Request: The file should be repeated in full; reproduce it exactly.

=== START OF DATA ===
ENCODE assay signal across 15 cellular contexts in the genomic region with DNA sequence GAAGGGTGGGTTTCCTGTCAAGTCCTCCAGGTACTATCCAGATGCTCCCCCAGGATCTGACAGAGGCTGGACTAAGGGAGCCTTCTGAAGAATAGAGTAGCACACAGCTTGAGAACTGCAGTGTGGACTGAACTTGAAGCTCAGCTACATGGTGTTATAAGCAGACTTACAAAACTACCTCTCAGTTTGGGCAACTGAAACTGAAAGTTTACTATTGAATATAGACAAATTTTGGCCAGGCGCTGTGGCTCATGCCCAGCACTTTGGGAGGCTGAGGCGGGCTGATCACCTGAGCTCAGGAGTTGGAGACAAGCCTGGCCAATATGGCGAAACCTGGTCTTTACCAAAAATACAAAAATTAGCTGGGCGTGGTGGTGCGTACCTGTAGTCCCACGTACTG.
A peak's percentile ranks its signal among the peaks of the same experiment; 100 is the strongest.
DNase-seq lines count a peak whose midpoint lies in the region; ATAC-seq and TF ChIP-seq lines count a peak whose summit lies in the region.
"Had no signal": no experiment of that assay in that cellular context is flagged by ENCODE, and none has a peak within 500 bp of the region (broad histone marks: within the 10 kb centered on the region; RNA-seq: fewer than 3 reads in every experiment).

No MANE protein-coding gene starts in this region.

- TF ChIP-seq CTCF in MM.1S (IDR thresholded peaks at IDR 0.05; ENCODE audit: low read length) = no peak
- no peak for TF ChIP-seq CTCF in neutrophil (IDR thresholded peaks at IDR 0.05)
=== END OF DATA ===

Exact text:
ENCODE assay signal across 15 cellular contexts in the genomic region with DNA sequence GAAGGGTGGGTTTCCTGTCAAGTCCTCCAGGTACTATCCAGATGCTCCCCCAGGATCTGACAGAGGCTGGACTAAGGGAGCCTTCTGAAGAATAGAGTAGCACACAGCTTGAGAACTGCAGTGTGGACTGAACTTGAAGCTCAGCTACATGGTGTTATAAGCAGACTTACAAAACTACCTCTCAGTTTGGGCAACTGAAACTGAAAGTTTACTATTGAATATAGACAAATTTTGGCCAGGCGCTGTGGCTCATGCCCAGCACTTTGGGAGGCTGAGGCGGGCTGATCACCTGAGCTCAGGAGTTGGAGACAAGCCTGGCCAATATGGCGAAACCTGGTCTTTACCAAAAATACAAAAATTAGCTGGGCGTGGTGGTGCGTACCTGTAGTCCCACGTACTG.
A peak's percentile ranks its signal among the peaks of the same experiment; 100 is the strongest.
DNase-seq lines count a peak whose midpoint lies in the region; ATAC-seq and TF ChIP-seq lines count a peak whose summit lies in the region.
"Had no signal": no experiment of that assay in that cellular context is flagged by ENCODE, and none has a peak within 500 bp of the region (broad histone marks: within the 10 kb centered on the region; RNA-seq: fewer than 3 reads in every experiment).

No MANE protein-coding gene starts in this region.

- TF ChIP-seq CTCF in MM.1S (IDR thresholded peaks at IDR 0.05; ENCODE audit: low read length) = no peak
- no peak for TF ChIP-seq CTCF in neutrophil (IDR thresholded peaks at IDR 0.05)